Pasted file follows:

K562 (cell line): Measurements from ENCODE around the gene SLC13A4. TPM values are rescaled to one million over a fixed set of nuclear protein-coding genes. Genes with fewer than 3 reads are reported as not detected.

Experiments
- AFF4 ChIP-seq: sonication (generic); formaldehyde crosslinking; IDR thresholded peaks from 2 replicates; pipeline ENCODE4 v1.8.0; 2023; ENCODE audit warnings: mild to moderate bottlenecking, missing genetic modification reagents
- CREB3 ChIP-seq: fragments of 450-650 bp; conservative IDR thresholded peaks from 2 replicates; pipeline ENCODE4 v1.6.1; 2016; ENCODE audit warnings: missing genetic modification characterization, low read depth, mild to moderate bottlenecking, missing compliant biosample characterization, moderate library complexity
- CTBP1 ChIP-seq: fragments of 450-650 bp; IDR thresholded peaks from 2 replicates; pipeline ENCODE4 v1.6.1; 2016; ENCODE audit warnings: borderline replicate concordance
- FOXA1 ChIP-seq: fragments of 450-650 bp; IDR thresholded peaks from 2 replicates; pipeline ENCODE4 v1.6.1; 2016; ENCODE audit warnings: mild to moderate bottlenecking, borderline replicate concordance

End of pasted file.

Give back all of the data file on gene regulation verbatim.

K562 (cell line): Measurements from ENCODE around the gene SLC13A4. TPM values are rescaled to one million over a fixed set of nuclear protein-coding genes. Genes with fewer than 3 reads are reported as not detected.

Experiments
- AFF4 ChIP-seq: sonication (generic); formaldehyde crosslinking; IDR thresholded peaks from 2 replicates; pipeline ENCODE4 v1.8.0; 2023; ENCODE audit warnings: mild to moderate bottlenecking, missing genetic modification reagents
- CREB3 ChIP-seq: fragments of 450-650 bp; conservative IDR thresholded peaks from 2 replicates; pipeline ENCODE4 v1.6.1; 2016; ENCODE audit warnings: missing genetic modification characterization, low read depth, mild to moderate bottlenecking, missing compliant biosample characterization, moderate library complexity
- CTBP1 ChIP-seq: fragments of 450-650 bp; IDR thresholded peaks from 2 replicates; pipeline ENCODE4 v1.6.1; 2016; ENCODE audit warnings: borderline replicate concordance
- FOXA1 ChIP-seq: fragments of 450-650 bp; IDR thresholded peaks from 2 replicates; pipeline ENCODE4 v1.6.1; 2016; ENCODE audit warnings: mild to moderate bottlenecking, borderline replicate concordance